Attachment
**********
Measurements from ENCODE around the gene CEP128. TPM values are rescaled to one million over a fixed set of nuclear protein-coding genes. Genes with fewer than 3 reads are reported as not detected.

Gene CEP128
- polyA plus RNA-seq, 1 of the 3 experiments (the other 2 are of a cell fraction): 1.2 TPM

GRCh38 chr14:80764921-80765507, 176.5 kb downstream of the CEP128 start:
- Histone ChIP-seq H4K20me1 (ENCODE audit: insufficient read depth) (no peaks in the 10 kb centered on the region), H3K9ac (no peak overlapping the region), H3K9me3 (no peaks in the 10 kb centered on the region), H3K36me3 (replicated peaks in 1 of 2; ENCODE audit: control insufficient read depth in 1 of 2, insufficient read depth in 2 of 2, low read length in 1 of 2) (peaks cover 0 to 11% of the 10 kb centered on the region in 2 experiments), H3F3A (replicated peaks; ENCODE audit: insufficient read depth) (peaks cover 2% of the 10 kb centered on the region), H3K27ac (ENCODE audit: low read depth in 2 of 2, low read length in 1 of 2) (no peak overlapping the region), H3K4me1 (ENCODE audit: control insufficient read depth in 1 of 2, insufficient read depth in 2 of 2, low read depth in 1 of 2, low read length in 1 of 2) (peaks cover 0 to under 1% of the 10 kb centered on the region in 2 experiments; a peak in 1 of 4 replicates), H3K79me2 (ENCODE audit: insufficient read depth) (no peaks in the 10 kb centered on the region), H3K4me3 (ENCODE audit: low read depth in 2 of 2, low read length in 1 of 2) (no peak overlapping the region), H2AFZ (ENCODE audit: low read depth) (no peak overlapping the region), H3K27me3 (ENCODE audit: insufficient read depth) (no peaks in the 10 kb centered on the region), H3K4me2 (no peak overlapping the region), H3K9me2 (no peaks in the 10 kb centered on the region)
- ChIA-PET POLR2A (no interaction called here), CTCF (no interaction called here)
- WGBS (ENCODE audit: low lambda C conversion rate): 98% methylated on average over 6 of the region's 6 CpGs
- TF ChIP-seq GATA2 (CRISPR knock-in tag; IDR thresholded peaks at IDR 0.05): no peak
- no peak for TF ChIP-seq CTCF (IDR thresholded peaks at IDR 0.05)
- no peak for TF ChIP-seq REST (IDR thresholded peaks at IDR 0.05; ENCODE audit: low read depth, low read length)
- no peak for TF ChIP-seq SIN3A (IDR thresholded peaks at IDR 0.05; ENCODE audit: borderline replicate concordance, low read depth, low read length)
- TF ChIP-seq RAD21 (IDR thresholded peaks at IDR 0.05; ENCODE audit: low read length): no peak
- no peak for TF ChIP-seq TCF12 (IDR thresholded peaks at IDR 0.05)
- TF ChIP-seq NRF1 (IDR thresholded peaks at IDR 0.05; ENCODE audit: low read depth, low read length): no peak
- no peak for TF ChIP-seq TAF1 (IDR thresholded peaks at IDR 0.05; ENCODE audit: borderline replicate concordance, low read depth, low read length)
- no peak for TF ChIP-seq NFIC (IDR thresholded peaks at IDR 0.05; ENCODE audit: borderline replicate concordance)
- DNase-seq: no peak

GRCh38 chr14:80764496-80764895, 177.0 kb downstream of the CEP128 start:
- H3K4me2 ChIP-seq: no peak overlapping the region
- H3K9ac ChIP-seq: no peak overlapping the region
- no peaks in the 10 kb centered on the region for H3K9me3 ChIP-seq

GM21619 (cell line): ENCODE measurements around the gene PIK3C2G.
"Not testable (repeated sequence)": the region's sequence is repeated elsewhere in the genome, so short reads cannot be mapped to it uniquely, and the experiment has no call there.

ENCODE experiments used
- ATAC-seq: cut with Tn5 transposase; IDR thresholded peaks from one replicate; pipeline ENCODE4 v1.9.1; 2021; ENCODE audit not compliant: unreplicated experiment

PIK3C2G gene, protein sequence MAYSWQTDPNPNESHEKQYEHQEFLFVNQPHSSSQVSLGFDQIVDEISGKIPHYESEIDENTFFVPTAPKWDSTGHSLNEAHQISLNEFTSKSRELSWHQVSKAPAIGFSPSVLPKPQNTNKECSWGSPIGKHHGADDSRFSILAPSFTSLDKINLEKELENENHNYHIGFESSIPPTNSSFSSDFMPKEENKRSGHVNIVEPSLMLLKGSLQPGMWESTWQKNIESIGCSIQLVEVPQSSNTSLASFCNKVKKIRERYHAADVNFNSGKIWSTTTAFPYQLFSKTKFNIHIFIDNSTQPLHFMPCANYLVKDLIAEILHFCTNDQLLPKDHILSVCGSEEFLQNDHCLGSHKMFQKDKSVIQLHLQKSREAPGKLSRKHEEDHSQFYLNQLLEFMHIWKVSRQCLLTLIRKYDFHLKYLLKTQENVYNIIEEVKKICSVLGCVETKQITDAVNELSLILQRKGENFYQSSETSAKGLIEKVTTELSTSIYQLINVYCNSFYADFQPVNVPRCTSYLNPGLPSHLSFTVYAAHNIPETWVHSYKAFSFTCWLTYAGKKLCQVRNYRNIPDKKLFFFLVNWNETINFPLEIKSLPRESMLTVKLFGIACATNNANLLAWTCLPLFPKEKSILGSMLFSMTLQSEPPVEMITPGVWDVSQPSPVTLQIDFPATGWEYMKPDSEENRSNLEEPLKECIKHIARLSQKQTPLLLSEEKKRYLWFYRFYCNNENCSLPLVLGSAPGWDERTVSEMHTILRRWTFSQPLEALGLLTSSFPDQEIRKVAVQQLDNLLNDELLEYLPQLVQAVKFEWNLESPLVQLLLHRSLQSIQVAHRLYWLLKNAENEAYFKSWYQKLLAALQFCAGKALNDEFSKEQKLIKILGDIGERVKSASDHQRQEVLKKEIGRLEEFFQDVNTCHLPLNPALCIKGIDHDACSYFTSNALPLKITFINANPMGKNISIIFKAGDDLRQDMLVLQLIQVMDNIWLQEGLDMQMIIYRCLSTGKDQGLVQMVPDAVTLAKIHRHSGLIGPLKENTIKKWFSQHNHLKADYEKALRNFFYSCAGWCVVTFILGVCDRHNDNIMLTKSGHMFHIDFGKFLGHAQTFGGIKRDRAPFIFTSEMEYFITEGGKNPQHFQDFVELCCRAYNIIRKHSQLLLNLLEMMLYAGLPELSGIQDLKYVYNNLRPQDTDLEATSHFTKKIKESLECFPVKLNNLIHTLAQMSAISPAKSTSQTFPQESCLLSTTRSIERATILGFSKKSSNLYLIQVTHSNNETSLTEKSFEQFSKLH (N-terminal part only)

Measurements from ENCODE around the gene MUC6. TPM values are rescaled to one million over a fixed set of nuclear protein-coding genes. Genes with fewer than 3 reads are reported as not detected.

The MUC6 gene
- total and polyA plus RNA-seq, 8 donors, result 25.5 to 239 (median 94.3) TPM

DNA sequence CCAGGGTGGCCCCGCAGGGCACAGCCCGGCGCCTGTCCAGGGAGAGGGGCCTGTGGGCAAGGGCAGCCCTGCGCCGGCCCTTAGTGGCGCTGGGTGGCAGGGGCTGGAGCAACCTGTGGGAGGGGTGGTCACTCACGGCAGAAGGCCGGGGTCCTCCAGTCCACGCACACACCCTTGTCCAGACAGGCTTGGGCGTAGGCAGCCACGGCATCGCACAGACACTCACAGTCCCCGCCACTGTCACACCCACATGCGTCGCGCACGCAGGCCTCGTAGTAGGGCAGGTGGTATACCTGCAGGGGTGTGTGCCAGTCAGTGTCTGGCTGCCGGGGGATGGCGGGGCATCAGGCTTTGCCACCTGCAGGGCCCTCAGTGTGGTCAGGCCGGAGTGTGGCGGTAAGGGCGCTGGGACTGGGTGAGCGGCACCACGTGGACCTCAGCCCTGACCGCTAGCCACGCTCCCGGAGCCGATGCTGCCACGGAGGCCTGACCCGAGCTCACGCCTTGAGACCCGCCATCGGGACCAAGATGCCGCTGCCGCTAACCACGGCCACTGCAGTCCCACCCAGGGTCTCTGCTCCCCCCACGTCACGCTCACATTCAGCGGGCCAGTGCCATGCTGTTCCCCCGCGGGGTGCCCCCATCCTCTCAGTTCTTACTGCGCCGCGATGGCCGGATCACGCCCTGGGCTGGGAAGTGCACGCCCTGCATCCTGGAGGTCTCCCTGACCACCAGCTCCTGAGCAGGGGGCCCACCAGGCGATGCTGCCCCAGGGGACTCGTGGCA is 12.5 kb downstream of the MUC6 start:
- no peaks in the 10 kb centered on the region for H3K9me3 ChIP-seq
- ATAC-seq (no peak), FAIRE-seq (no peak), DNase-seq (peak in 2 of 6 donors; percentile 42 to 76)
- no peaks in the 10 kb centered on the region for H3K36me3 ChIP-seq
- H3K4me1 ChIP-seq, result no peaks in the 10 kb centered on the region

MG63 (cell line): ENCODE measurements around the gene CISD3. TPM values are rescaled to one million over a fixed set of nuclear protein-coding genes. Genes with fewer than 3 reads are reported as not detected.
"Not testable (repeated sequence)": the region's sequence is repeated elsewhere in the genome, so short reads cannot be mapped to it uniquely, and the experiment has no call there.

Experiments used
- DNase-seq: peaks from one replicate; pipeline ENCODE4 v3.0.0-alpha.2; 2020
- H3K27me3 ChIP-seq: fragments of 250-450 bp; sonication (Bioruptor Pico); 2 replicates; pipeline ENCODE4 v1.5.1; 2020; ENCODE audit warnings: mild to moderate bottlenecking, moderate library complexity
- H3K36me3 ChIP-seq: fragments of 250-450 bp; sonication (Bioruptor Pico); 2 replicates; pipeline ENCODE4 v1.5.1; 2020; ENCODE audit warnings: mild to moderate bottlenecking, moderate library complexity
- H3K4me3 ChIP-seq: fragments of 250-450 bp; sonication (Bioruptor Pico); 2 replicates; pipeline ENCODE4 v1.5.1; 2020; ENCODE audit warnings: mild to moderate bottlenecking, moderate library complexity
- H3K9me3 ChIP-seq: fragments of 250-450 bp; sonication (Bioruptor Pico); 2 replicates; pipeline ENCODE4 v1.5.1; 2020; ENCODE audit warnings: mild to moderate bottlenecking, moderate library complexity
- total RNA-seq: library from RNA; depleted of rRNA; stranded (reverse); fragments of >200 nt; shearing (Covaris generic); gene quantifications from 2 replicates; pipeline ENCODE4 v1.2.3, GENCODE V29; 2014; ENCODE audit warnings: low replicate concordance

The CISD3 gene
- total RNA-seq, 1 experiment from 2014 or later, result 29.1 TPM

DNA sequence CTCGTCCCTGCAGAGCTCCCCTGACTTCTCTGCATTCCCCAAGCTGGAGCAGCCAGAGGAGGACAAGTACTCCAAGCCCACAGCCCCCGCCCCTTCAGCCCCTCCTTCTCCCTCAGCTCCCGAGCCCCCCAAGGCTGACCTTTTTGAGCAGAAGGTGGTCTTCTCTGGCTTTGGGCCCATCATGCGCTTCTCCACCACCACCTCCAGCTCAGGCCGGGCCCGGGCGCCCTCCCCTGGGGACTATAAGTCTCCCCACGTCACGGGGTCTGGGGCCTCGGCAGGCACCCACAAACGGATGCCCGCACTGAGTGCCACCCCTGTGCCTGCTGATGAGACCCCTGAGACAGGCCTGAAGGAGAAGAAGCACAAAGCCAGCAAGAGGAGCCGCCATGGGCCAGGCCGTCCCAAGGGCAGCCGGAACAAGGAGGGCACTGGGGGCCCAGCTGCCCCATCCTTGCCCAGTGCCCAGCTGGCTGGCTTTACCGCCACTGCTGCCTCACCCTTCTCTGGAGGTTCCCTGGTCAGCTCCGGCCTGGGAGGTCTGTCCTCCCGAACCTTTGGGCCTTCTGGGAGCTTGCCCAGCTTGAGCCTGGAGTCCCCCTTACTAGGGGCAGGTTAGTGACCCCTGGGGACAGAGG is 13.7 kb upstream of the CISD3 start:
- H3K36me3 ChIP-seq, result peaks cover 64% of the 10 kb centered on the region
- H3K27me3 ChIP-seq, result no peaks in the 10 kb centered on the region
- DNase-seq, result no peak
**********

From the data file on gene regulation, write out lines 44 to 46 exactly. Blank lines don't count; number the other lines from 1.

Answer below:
The CISD3 gene
- total RNA-seq, 1 experiment from 2014 or later, result 29.1 TPM

DNA sequence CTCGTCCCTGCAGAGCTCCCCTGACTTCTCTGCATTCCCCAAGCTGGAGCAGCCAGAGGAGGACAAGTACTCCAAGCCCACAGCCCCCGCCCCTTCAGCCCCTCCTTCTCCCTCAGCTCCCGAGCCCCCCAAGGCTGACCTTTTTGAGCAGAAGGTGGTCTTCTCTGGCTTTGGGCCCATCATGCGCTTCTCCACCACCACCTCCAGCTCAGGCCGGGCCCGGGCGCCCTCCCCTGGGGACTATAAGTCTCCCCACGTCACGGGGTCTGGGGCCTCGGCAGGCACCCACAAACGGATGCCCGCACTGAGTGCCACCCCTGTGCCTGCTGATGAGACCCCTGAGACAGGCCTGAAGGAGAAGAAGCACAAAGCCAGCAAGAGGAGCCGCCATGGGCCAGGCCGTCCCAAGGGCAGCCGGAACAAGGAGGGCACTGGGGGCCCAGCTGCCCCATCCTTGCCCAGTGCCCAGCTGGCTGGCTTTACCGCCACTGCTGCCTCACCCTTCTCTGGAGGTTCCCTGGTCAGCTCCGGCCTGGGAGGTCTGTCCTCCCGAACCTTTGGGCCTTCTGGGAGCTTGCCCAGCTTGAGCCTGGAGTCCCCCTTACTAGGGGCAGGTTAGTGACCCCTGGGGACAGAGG is 13.7 kb upstream of the CISD3 start: